Lenders around the country have modest expectations for the coming year. But, the sky is not falling, according to a sampling of industry representatives.
MEMO TO THE MEDIA:
Things aren't as bad as all the recent crop of recession news stories imply. True, we are in a "meaningful downturn," but nothing earthshaking, and actually it is about what could be expected with the uncertainty created by Iraq, the budget battles, new taxes and the S&L crisis. But if reporters keep pushing bad news without a balanced perspective, they can make matters much worse than they are. As of now, 1991 won't be a terrific year, but it won't be a disaster either. Mortgage bankers are undertaking a number of innovations that should please the consumer and help jump start the market. But much depends upon whether the media covers the news with a balanced perspective.
TAKE A RANDOM POLL of mortgage bankers around the country, and the view expressed in the fictitious memo to the media is one you will hear time and time again.
William Corish, chairman of the board for First Virginia Mortgage Company, Falls Church, Virginia, says flatly that a recession psychology has been introduced into the public's mind. "Things would get a lot better if the Washington Post stopped writing about it," he says.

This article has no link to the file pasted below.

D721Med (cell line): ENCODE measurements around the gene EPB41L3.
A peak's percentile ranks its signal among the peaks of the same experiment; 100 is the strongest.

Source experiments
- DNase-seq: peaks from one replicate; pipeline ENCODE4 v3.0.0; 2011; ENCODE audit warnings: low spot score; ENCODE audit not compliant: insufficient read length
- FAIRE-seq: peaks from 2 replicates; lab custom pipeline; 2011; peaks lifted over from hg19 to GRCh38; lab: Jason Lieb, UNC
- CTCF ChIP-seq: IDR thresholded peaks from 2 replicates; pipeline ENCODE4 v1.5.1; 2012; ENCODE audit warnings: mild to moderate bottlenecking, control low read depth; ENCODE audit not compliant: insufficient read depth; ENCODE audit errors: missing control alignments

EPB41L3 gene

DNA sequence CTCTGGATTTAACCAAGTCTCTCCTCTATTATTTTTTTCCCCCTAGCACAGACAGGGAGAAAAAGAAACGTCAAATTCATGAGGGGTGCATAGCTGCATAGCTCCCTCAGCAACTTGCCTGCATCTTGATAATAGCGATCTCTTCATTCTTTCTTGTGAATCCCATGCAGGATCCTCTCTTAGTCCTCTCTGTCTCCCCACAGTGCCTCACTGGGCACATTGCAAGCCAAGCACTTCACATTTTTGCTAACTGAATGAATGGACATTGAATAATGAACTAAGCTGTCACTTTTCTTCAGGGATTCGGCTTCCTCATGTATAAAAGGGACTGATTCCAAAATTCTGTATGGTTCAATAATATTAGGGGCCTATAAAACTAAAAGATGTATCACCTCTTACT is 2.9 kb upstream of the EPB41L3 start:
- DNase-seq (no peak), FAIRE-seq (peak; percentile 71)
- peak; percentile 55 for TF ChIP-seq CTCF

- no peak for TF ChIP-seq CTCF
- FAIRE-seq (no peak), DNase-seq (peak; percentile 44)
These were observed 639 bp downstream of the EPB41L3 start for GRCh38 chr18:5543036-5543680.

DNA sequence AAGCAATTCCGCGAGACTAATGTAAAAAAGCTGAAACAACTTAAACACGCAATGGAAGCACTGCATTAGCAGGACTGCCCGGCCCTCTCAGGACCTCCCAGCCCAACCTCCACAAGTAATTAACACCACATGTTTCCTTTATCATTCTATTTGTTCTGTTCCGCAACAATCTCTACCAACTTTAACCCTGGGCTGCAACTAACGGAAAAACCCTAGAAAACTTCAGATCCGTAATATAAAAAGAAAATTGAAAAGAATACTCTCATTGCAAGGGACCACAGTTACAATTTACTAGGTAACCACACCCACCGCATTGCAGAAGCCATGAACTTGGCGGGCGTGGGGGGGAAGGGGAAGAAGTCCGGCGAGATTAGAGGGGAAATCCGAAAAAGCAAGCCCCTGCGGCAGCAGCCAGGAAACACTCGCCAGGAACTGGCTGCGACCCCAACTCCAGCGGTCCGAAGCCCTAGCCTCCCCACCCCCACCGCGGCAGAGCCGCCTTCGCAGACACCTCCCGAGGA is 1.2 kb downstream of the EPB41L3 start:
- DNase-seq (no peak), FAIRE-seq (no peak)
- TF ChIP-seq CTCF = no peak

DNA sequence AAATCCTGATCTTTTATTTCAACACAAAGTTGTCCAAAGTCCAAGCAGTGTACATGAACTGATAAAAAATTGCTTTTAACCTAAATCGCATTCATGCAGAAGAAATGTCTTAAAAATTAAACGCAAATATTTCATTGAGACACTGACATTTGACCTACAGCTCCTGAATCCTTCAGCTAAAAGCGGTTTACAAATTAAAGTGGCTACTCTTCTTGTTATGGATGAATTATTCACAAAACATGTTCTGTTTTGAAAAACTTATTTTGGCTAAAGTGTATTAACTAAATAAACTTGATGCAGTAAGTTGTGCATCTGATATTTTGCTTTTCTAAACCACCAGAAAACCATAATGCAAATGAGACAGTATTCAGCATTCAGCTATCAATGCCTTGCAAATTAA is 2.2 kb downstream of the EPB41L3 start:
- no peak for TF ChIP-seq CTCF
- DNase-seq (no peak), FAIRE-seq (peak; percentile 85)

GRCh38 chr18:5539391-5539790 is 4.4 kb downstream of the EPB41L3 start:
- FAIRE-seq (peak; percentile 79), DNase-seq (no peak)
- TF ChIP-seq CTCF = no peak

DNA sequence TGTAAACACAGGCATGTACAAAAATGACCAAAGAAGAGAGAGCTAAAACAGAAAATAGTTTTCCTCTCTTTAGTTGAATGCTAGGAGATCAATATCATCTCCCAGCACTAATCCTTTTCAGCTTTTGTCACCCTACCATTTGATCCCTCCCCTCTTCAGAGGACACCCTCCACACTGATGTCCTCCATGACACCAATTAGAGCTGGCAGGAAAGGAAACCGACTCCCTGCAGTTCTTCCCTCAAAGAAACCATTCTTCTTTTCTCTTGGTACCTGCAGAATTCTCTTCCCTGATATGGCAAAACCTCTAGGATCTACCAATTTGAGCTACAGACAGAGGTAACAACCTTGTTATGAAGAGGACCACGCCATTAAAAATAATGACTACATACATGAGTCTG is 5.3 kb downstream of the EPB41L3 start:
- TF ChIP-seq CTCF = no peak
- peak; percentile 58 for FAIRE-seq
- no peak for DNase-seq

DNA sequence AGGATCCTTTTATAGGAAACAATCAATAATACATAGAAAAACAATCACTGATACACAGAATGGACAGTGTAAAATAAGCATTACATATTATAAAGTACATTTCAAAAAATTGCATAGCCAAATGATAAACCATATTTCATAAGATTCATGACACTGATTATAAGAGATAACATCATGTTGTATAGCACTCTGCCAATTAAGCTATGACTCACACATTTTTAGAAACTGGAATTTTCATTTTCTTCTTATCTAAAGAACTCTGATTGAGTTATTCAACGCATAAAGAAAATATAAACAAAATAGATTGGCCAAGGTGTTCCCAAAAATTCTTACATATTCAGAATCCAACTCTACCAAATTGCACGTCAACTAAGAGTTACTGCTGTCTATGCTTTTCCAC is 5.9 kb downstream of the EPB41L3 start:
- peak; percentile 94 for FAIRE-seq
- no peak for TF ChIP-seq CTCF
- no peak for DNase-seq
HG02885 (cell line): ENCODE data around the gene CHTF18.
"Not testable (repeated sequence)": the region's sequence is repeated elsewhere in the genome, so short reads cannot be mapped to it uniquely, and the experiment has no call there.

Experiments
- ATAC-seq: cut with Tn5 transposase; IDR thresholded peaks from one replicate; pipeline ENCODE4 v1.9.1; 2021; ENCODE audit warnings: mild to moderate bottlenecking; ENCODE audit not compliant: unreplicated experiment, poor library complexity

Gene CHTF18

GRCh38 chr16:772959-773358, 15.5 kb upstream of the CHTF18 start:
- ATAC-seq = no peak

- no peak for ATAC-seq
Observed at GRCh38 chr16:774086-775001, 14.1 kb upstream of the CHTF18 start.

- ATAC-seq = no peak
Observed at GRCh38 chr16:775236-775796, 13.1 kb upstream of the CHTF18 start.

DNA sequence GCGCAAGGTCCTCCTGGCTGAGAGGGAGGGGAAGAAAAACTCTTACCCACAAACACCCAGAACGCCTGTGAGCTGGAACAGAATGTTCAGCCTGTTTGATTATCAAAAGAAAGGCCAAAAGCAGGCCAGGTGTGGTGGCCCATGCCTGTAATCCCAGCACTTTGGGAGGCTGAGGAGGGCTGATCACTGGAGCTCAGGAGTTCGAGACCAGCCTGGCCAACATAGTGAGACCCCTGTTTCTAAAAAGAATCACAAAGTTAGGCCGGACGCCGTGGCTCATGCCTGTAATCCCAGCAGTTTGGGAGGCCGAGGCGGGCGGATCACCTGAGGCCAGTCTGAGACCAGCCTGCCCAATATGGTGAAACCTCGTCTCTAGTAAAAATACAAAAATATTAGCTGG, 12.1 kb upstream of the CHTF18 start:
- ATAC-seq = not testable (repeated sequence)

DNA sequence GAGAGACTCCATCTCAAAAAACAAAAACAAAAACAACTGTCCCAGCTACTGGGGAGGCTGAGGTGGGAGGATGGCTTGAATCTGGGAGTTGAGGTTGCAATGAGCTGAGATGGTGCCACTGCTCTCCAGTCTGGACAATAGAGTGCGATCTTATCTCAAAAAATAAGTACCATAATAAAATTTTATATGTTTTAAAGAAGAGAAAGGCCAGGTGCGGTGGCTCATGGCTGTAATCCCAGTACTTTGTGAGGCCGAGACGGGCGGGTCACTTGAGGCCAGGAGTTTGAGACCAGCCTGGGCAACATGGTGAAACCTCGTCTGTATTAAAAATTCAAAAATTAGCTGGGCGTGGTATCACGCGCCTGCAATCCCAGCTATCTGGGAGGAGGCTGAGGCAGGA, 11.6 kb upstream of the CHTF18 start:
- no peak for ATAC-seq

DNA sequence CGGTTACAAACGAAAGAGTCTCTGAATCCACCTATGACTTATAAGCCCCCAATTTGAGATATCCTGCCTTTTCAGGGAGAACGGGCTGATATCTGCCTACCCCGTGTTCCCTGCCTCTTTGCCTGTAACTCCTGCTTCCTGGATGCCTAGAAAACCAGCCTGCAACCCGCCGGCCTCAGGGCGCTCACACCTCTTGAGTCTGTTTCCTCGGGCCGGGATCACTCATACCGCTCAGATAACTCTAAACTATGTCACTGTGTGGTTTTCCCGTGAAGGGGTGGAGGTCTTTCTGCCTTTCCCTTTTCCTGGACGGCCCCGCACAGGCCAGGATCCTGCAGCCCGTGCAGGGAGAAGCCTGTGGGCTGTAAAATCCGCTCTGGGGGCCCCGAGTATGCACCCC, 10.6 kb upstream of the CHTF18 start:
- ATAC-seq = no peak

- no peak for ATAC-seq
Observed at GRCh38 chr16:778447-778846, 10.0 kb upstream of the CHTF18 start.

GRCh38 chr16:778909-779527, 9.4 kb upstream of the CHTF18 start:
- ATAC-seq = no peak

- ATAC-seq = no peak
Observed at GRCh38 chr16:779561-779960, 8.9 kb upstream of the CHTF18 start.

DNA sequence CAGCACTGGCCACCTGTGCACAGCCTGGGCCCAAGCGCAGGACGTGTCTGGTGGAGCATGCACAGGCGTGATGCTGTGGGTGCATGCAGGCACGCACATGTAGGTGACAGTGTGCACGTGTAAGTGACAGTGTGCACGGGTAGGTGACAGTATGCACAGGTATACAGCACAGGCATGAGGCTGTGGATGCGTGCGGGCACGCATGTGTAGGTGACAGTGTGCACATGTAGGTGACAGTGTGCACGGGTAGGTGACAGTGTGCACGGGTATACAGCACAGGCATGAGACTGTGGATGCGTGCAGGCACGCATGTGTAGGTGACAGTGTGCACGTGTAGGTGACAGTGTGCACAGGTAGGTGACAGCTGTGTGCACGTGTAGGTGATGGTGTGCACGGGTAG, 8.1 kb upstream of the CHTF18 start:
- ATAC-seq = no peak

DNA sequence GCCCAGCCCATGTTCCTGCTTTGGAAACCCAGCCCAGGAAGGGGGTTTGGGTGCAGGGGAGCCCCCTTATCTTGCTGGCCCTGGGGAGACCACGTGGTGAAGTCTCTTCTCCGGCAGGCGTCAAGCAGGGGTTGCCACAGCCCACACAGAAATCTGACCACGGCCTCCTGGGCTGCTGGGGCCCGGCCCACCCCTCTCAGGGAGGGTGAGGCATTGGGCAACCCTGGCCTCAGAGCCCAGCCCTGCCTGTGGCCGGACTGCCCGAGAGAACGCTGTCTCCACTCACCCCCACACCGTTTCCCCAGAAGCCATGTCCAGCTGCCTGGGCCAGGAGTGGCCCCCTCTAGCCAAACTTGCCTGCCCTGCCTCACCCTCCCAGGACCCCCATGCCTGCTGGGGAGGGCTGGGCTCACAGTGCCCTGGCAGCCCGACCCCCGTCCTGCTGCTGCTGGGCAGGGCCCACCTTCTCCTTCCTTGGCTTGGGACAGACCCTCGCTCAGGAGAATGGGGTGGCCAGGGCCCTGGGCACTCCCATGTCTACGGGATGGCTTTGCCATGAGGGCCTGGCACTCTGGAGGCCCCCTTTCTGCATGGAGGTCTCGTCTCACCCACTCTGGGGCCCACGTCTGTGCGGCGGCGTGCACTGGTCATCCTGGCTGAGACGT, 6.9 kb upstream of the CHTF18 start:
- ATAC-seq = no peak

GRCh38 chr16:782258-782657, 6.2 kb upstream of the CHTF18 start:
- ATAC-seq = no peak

Corish's views are echoed by others in the mortgage lending business. Says Christopher E. Turner, executive vice president of Keystone Mortgage Company in Los Angeles: "The papers are making things seem far worse then they really are. They are scaring the pants off everybody. Some lenders are so scared they think they will suffer a default on every loan they make."
Indeed, spot checks with mortgage executives around the nation showed only one area--the Northeast--where times now are genuinely tough. A number of executives say the Southwest has bottomed out, is starting to come back, and may even come back strong. Few expect 1991 to be a good year and many say it won't be as good as 1990. But--unless prolonged war breaks out--they don't look for a disaster either. Many mortgage executives are optimistic about the future and anticipate a much healthier industry, and a few are trying out new market innovations.
Opinion is divided over how much a 1 point interest rate decline would help the market, and some executives see the new housing law as having a considerable impact on their lending operations.
All outlooks, of course, were contingent upon a peaceful solution to the Iraqi crisis. If war breaks out, all bets are off. Given that caveat, here's what a sampling of executives from around the nation thought in mid-November about business prospects for the near-term.
With headquarters in Philadelphia, Commonwealth Mortgage Assurance Company, a private mortgage insurer, has operations in 44 states. James C. Miller, president and chief operating officer, says his only concern at the moment is in the oil patch states, but even here he is "reasonably confident" the market won't go down any further. To help nurture the turnaround, Commonwealth plans more liberal underwriting in Texas and Oklahoma, and has default teams working with troubled...